In Century Eastern Wonders players are sailing the seas setting up outposts on various islands in order to use the island’s special ability. All the abilities are about converting one kind of trade good into another, and the goal of the game is to fulfill trade good orders located on special islands on the board. Century Eastern Wonders is part of a trilogy of board games, each with “Century” in the title. The central mechanism for all of these games involves the conversion of one kind of asset into another. Century Eastern Wonders uses pick-up and deliver game-play to accomplish these goals. If you can plan the most efficient trade route to get what you need in the fewest number of turns then you will win the game. This task is different every time because the board is modular and the islands are all placed out randomly, meaning that your puzzle, the best path to take to reach your goals, will never be the same.
Another game in the “Century” trilogy, this one uses worker-placement to accomplish the conversion of goods, and again, acquiring the right goods to complete the best contracts will win you the game. Worker placement is a kind of game where every player has multiple playing pieces and each takes a turn placing a piece on the board. Depending upon where you place your piece you gain a special action or benefit. (As this is a Century game, that benefit is usually the conversion of goods.) If you take a spot on the board, then no one else can go there. This creates tension in worker-placement games as you hope another player doesn’t take the spot that you want! Worker-Placement is one of my favorite styles of games, and Century: A New World is a fine example!
Escape the Dark Castle is a cooperative adventure game where players are trying to survive long enough to escape … well, “The Dark Castle.” Said, castle is actually just a deck of 10 large tarot sized playing cards. These cards are over half illustration with the lower half being some flavor text and some instruction on how the players must go about completing the challenge of the card in order to move on to the next one. Completing challenges is done with dice, as Escape The Dark Castle is a dice game. Each player’s character is represented by a custom die, and each castle card challenge is also made up of dice. Players must match the challenge dice to eliminate them and move on. The game play is simple and fast. The strength of Escape the Dark Castle is in the atmosphere of dread created by the stark black and white illustrations that dominate every over-sized castle card, and the eerie flavor text. The game comes with 45 castle cards and since you only use 10 at a time, there is a lot of variety here, and every trip through the Dark Castle is sure to be a little different.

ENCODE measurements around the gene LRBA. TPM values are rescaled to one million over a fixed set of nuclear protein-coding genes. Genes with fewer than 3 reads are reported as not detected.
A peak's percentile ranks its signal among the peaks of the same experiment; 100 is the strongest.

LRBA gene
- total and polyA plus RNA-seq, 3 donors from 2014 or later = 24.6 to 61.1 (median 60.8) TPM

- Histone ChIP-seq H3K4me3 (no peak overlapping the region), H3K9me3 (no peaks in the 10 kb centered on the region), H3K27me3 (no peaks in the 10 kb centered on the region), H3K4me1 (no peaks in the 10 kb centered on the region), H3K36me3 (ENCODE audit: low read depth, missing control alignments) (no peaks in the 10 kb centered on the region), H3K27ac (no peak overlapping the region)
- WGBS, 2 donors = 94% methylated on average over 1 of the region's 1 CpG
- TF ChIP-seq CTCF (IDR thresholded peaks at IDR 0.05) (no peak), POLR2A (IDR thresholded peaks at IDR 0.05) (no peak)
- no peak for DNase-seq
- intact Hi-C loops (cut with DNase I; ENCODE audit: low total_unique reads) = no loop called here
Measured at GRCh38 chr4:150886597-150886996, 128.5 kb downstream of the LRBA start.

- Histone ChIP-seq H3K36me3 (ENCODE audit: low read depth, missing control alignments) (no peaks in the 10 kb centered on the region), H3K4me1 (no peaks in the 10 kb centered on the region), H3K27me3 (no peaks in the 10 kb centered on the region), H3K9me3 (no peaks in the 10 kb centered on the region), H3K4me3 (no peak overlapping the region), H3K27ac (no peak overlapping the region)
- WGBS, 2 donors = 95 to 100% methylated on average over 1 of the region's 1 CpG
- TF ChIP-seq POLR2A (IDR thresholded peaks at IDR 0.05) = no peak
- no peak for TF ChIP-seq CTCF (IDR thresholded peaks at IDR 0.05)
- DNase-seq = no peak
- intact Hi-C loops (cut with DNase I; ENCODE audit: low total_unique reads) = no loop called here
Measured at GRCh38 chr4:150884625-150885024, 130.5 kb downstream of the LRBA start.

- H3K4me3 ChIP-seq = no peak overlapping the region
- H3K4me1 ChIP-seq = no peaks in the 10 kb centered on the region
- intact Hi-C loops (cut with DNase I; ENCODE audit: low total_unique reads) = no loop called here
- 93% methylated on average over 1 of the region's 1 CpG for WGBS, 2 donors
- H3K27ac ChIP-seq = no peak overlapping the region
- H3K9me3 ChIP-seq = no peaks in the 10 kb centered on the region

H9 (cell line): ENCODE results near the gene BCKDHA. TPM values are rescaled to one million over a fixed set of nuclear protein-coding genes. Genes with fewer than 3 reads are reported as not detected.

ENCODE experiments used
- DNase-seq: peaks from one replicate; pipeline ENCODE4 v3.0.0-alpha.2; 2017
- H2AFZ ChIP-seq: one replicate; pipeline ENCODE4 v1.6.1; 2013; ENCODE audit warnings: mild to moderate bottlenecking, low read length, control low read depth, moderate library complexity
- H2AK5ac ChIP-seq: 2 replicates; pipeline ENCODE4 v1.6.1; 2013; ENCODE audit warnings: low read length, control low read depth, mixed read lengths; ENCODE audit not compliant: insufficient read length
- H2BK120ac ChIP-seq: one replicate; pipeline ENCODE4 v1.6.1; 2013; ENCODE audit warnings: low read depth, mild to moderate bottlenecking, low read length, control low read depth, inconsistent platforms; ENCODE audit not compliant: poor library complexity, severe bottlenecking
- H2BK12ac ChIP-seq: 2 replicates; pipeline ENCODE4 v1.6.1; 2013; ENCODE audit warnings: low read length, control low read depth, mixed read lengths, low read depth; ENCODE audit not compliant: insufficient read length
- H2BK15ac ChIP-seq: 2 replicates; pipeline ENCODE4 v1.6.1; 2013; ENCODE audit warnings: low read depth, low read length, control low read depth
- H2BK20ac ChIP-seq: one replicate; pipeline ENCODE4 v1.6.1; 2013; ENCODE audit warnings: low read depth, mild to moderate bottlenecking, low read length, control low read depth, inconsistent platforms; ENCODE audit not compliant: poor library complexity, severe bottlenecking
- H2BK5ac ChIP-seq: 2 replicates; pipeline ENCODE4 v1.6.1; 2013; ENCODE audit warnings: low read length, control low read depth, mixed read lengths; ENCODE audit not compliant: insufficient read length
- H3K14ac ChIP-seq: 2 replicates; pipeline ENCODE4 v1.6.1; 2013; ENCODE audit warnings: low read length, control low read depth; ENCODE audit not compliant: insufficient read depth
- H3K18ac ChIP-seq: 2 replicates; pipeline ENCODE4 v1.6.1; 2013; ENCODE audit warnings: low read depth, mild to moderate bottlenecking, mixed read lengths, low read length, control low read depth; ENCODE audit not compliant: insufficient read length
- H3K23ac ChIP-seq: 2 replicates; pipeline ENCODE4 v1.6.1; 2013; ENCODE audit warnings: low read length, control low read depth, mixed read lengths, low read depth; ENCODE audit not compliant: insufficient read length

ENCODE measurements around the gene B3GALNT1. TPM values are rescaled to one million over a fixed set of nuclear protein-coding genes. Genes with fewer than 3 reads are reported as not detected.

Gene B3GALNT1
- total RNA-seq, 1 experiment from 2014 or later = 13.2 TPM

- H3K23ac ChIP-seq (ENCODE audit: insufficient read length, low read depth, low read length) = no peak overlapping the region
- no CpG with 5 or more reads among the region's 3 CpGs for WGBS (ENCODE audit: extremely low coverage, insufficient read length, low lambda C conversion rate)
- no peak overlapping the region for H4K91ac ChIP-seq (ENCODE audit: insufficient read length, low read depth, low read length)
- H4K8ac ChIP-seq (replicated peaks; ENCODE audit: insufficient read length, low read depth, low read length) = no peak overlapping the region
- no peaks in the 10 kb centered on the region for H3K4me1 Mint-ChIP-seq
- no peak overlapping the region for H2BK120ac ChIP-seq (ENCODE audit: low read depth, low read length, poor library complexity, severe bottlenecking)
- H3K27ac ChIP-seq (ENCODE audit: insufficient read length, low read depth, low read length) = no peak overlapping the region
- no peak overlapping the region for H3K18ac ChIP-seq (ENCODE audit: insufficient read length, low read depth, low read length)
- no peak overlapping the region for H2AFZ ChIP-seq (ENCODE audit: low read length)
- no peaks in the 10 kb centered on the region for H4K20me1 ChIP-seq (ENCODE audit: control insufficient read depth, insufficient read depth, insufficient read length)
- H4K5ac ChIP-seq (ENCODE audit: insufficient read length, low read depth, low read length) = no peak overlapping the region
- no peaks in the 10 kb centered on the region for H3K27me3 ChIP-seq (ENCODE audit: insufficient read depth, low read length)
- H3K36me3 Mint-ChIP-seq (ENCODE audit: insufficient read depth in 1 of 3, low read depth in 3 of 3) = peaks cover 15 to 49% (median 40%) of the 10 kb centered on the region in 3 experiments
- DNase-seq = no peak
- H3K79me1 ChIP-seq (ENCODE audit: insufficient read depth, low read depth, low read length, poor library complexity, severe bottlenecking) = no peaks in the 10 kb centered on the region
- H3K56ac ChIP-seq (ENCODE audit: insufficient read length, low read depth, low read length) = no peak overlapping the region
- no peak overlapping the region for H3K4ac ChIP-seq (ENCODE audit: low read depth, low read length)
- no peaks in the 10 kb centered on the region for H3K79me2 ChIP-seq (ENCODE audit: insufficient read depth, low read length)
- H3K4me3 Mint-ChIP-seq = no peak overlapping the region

In Port Royal players flip over cards from a large shared deck. In the deck are pirate ships with different colored flags (money – needed to hire people), and people cards featuring different characters from pirate lore (providing powers and victory points). You can draw as many cards as you want, but if you draw two of the same pirate ship then you bust and lose everything. If you stop with 3 or fewer pirate ships (with none of the same) then you can take 1 card from the line-up. If you successfully keep drawing until you have 4 different pirate ships, you can take 2 cards. You get 3 cards for all 5 different ships. After you take your card(s) other players get a chance to take a card that you left behind, but they have to pay you a coin. Play continues until someone reaches 12 victory points and is the winner. Port Royal encourages you to press-your-luck, and that’s a big part of the fun!
Based on the ill-fated television series by Joss Wheadon, Firefly the board game sees players piloting ships through the black looking for work to pay their crew and keep flying. This game is a pick-up and deliver style game that’s all about its theme. Players get to recruit members of the television series: Mal, and Wash, and Zoe, etc. Take jobs to earn money, some legal, some – not so much. The game makes an interesting distinction between jobs that are illegal and jobs that are immoral. Because, these are not the same thing, and that distinction is an important part of the Firefly ‘verse. Firefly is an amazing game that captures its theme perfectly. It’s a big game that takes a long time to play. So, it doesn’t make it to the table as much as I’d like. Which, is a shame, because I have loved every play of this game, every time.